I am not satisfied that she has discharged that onus in the face of the primary role made by her husband in registering the house in the estate of Nelson and passing it on to Nelson’s heir. The actions of her husband and his failure to claim the property as his own demonstrated that the property did not belong to him. His actions rather confirm the version of his elder brother that the transport business was a partnership of the three brothers, that is, Robert, Benard and Nelson which they used to purchase and develop properties for their respective benefit. She has, therefore, failed to demonstrate that her husband acted to defeat a municipal policy or that even if he did so; he acted in connivance with Nelson. The case of Young v van Rensburg 1991 (2) ZLR 149 (SC), which Mr. Mugadza relied on is distinguishable from the present matter. Firstly, while Young was found to have been a nominee of van Rensburg, it was not proved that Nelson was a nominee of Benard. Secondly, while Young did not pay value for the farm, Nelson purchased the property and developed it from his share of the proceeds generated by the transport partnership. The first plaintiff has not shown that Nelson was unjustly enriched at the expense of Benard in the light of the existence of the partnership. The question of damages against Nelson’s estate does not arise for determination, but even if it did these were neither quantified nor proved.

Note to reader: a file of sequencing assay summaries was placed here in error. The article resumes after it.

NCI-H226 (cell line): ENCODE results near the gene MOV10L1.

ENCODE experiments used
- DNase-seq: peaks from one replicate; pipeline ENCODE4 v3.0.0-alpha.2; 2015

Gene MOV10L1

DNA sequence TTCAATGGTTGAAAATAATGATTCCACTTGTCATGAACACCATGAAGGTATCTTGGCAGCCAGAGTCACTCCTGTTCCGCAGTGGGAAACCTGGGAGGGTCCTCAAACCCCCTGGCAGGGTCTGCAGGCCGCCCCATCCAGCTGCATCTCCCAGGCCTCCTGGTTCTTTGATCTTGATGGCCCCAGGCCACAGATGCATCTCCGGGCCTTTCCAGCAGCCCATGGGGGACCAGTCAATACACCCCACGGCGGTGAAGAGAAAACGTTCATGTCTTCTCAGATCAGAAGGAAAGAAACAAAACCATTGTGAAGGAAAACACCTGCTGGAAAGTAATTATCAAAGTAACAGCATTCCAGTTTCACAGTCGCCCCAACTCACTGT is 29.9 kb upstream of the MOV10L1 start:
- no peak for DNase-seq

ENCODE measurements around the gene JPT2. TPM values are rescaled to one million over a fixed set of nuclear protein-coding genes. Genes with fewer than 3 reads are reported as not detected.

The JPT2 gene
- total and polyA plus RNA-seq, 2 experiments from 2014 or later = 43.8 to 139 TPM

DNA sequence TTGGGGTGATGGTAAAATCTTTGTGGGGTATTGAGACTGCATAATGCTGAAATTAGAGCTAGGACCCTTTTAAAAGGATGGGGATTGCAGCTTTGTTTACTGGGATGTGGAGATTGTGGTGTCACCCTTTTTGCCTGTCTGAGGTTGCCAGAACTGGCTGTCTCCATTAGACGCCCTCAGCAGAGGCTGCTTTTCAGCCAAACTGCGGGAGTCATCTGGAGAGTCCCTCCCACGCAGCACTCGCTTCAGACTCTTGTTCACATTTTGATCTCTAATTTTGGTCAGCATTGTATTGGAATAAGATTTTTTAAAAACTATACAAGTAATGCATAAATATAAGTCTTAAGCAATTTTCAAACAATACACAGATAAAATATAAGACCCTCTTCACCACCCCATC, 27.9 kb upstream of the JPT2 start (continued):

Clearly, the plaintiff’s claim would also fail on the merits.
In his evidence, the first defendant abandoned his claim for eviction and rentals and thus his counterclaim in its entirety. There does not appear to be any legal impediment in his quest to have the property in issue transferred to him from his father’s estate. He would have to put that process in motion. I will dismiss his counterclaim on the basis that he abandoned it in his evidence.
The first defendant has won. Cost must follow the cause.
Accordingly, it is ordered that:
The first plaintiff’s claim be and is hereby dismissed
The first defendant’s counterclaim be and is hereby dismissed.
The first plaintiff shall bear the first defendant’s costs for both the claim in convention and the counterclaim.
Madanhi, Mugadza & Co. Attorneys, plaintiff’s legal practitioners
Gahadzikwa & Mupunga,1stand 2nddefendants’ legal practitioners.